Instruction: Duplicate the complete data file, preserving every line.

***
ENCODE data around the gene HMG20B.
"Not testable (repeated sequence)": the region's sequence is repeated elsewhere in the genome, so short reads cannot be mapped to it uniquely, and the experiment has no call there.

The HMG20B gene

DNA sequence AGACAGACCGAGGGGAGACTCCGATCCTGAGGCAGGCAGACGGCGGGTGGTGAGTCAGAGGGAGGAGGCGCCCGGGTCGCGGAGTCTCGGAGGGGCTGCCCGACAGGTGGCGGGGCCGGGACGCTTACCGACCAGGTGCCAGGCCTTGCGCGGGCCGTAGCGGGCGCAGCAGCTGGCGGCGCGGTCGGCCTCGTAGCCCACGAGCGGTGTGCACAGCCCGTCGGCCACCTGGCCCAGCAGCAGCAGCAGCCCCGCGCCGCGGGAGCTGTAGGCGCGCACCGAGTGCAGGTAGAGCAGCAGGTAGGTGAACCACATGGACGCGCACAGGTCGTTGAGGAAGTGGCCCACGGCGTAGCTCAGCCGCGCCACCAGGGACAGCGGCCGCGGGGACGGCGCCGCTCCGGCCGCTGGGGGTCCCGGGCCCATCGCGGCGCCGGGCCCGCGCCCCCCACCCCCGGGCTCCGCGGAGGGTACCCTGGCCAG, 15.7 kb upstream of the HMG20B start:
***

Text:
ENCODE data around the gene HMG20B.
"Not testable (repeated sequence)": the region's sequence is repeated elsewhere in the genome, so short reads cannot be mapped to it uniquely, and the experiment has no call there.

The HMG20B gene

DNA sequence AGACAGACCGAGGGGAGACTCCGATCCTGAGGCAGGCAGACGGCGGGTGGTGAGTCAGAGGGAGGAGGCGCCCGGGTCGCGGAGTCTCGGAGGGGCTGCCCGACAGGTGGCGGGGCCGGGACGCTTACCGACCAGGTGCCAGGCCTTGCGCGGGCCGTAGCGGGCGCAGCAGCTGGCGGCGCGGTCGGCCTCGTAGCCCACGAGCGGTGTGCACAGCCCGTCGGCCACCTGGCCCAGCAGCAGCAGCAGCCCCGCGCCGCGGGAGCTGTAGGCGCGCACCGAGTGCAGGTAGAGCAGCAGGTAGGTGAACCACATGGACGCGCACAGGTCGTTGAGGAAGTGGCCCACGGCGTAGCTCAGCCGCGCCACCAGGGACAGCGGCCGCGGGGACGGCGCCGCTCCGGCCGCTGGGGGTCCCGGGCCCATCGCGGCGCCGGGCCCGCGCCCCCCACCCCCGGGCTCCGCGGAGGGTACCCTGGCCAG, 15.7 kb upstream of the HMG20B start: